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Holiday Entitlement Guide for Employers: Use it or Lose it?

Holiday Entitlement Guide for Employers: Use it or Lose it?

Date: 18th February 2020 | By: Claire Malley | Categories: Employment law, Holiday Pay

holiday entitlementFor many businesses the end the end of the holiday year falls in line with the end of the financial year and subsequently over the next month or two you may receive increased requests for holidays as staff try to use up any outstanding holiday entitlement.

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Holiday Entitlement | Use it or Lose it?

But what about those staff who, through no fault of the business, haven’t used up their annual leave?

This is a policy adopted by many businesses and while this practice is permitted, employers have some work to do to demonstrate they have done what they can to encourage and remind staff to take their leave.

Case law suggests such steps may include:

  • Specifically and transparently giving the worker the chance to take their holiday.
  • Encouraging the worker to take leave.
  • Informing the worker accurately of their holiday entitlement and informing them that if they do not take the leave by the end of the holiday year then they will lose the remaining balance.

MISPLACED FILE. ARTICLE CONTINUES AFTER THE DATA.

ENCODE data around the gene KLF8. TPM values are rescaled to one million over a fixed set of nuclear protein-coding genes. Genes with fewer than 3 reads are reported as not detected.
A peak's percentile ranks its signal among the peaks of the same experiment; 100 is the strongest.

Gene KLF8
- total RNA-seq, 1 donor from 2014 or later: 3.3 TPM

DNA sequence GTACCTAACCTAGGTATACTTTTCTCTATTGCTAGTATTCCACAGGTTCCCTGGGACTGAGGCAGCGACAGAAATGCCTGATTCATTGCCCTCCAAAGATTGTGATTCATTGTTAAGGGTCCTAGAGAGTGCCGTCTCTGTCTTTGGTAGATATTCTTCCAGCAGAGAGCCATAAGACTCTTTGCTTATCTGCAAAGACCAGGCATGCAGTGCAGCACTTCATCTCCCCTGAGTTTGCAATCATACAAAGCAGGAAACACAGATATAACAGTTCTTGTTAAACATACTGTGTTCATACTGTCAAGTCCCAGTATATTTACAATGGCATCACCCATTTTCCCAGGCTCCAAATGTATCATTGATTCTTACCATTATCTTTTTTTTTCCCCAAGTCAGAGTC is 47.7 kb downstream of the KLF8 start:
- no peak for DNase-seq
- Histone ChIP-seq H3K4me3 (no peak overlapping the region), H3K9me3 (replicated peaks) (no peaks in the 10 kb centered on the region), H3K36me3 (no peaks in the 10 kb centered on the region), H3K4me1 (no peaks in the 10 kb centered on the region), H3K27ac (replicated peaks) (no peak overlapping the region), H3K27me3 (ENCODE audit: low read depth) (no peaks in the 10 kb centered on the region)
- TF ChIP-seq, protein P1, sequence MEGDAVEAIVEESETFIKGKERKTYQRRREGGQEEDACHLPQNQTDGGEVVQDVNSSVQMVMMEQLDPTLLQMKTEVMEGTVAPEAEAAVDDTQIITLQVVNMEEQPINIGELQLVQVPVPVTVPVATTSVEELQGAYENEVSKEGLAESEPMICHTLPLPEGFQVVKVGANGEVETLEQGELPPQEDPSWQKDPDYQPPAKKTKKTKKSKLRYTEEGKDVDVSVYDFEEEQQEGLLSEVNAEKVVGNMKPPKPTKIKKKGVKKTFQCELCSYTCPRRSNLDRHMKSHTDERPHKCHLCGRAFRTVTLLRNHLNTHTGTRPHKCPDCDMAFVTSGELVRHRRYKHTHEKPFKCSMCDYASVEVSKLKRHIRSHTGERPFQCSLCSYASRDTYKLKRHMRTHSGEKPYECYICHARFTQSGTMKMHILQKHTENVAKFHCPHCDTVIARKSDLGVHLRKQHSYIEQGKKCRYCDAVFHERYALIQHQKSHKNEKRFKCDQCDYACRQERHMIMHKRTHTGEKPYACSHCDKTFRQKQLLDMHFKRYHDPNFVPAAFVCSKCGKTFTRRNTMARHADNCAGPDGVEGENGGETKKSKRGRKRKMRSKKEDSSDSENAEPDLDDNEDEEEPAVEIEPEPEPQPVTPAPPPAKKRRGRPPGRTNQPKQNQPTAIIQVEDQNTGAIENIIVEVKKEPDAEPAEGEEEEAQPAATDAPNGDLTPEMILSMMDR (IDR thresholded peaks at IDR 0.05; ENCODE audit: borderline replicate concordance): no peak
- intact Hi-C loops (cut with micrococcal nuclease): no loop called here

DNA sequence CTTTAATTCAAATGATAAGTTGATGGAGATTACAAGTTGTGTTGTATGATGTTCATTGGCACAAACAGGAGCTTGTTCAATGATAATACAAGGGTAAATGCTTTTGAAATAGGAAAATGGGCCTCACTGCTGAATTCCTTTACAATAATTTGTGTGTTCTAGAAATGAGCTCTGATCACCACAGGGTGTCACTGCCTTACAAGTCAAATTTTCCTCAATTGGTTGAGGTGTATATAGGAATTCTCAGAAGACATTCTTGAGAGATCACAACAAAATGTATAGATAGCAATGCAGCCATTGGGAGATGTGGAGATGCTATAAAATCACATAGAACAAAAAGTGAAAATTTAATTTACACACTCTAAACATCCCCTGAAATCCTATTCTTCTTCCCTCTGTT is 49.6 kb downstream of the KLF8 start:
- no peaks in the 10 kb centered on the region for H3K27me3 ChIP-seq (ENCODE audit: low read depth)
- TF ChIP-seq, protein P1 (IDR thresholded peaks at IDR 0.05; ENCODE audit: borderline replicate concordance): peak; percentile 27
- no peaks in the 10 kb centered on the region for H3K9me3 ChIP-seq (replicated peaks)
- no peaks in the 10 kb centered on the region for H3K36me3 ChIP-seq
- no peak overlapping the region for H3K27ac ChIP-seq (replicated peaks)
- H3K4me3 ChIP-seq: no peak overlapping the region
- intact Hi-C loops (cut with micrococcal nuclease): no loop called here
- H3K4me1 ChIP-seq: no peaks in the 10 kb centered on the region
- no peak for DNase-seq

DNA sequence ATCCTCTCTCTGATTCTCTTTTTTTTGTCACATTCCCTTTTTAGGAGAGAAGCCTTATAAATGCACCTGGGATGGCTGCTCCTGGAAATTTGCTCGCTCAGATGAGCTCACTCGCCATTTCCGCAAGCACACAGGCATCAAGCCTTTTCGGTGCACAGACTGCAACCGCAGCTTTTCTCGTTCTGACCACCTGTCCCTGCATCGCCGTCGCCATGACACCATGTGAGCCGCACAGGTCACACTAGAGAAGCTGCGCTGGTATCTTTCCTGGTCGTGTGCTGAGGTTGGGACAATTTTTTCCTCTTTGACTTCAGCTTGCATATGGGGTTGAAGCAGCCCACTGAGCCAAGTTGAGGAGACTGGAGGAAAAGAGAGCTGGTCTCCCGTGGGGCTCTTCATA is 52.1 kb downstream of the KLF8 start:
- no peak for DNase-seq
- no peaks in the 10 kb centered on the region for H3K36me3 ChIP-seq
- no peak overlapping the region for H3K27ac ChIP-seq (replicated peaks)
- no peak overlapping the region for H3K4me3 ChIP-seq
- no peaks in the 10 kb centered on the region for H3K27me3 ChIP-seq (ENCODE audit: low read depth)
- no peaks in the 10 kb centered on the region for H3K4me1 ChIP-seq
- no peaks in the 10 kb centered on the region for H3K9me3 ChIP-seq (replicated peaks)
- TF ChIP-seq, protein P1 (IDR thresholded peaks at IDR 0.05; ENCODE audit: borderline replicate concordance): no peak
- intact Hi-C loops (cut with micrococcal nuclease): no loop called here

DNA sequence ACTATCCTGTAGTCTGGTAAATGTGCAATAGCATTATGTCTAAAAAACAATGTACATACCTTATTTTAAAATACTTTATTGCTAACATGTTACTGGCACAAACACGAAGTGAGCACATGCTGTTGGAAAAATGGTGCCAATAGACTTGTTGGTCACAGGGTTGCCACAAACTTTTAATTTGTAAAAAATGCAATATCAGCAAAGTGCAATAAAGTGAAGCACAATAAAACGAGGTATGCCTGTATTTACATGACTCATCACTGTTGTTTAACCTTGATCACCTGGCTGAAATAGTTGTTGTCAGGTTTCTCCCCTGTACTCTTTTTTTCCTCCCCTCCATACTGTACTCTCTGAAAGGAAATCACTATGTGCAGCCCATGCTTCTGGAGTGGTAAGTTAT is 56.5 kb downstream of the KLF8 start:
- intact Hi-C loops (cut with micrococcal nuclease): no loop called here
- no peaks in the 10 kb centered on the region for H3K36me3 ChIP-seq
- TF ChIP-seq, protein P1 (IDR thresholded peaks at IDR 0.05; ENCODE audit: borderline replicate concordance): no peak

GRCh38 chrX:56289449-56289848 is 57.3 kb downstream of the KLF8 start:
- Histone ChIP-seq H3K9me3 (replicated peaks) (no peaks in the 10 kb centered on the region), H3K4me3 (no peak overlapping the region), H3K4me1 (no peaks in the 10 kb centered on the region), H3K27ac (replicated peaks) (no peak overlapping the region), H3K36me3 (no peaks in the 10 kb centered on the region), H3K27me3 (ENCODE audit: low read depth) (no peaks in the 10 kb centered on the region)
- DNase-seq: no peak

• Records of the above instructions should be held on file in the event evidence of such steps is needed.

When it comes to carrying leave forward, four weeks leave must be taken in the year it has been provided for. Additional leave (a minimum of 1.6 weeks) may be carried forward into the next holiday year with the agreement of both parties.

Allocating holiday to suit business needs

Employers are also able to allocate annual leave to employees providing the correct notice is given. Notice must be double to the period of leave to be taken. For example, in order to instruct an employee to take one weeks’ leave, two weeks’ notice must be provided. This may provide an alternative solution for employers wishing to ensure staff take the leave they are entitled to when holiday requests are not forthcoming from the individual.

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